Birds eat and drink just as we do. Like us, they need food and water to survive. What happens to all the water they ingest? In this article, you will learn about the incredible urinary systems of birds and find out exactly how birds pee.
Birds do not pee the same way humans do. Their kidneys produce uric acid instead of urea. A thick slurry of uric acid enters their cloaca where it mixes with or surrounds feces and is then excreted from the body. Except for a single bird species, birds do not have urinary bladders.
Continue reading to learn a lot more about how birds pee. We will look at their urinary system in detail and explore each part and its role in the digestive process. Throughout the post, I will compare the bird urinary system to our human urinary system. If you have to pee first, go now, I’ll wait…
As an Amazon Associate, I earn from qualifying purchases. Birdwatch World earns commissions from Amazon and similar affiliate programs from any purchases made via links in this article.
How Do Birds Pee?
Before we take a look inside a bird’s body at its urinary system, we’ll look at the human urinary system. This way, I can compare the two as the article progresses.
The human urinary system is very basic. Urine is formed in the kidneys through the filtration of blood. It is then passed to the bladder via the ureter and then through the urethra and out of the body. Of course, it’s a little more involved than that but for this post, I’ll keep it simple.
For most birds, however, the process is slightly different. Birds also have a pair of kidneys that filter their blood and excrete salts and nitrogenous waste. The difference is that birds’ kidneys (and their livers) produce uric acid.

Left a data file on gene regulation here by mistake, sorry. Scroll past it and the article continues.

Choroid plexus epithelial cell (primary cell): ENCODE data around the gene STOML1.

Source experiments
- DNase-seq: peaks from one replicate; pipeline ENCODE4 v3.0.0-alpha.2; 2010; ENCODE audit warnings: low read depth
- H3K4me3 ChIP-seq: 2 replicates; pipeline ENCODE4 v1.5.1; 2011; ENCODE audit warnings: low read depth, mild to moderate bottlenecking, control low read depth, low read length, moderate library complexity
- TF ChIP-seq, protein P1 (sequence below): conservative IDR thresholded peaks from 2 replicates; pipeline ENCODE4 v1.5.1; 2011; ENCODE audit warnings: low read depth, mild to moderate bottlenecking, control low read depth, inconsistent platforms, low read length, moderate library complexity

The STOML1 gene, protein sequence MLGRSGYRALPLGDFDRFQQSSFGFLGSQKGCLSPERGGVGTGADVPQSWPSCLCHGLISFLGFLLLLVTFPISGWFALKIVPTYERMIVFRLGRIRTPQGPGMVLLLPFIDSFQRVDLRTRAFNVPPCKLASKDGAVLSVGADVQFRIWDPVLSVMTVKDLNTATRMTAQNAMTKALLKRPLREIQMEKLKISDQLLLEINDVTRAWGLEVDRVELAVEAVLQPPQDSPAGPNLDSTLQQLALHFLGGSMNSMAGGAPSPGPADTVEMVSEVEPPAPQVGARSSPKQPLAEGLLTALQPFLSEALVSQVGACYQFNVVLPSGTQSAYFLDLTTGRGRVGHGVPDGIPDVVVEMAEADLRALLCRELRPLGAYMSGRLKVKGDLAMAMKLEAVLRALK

The human body produces urea which is less toxic and doesn’t require as much water for its excretion. Uric acid is not as water-soluble and thus forms a semisolid paste. This is the white stuff we see in birds’ “poo.”
Within the kidneys are structures called nephrons. Each nephron is a tiny tubular structure that produces urine. Most nephrons in birds contain loops of Henle; these structures concentrate the urine to pull water from it that is absorbed back into the birds’ bloodstream.
Upon leaving the kidneys, a bird’s urine enters the cloaca where the digestive, excretory, and reproductive systems come together. Within the cloaca, the urine mixes with and surrounds the feces before being ejected from the bird’s body via the vent.
So the substance we refer to as bird poo is bird poo and pee mixed.
Do birds fart? Find out in this article I’ve written.
Do Birds Have A Bladder?
The diagram above is typical of almost every bird on the planet, they do not have a urinary bladder. Their kidneys feed straight into the cloaca via the ureter. However, one species of bird does have a bladder.
Common ostriches are the only bird species with urinary bladders. They don’t have a bladder per se but their cloaca is divided into two sections: the proctodeum and the coprodeum.
It is the coprodeum that functions like a bladder. A sphincter separates it from feces coming from the colon, therefore, keeping urine and feces separate.
How Do Birds Pee? – The Kidneys and Cloaca
Our bladders and kidneys are a perfect design for our bodies and dietary requirements. It is the same for birds with their kidneys and cloacas.
In both humans and birds, the kidney’s function is to filter blood and expel the waste as urine. They also regulate water, sodium, and other soluble substances in the bloodstream.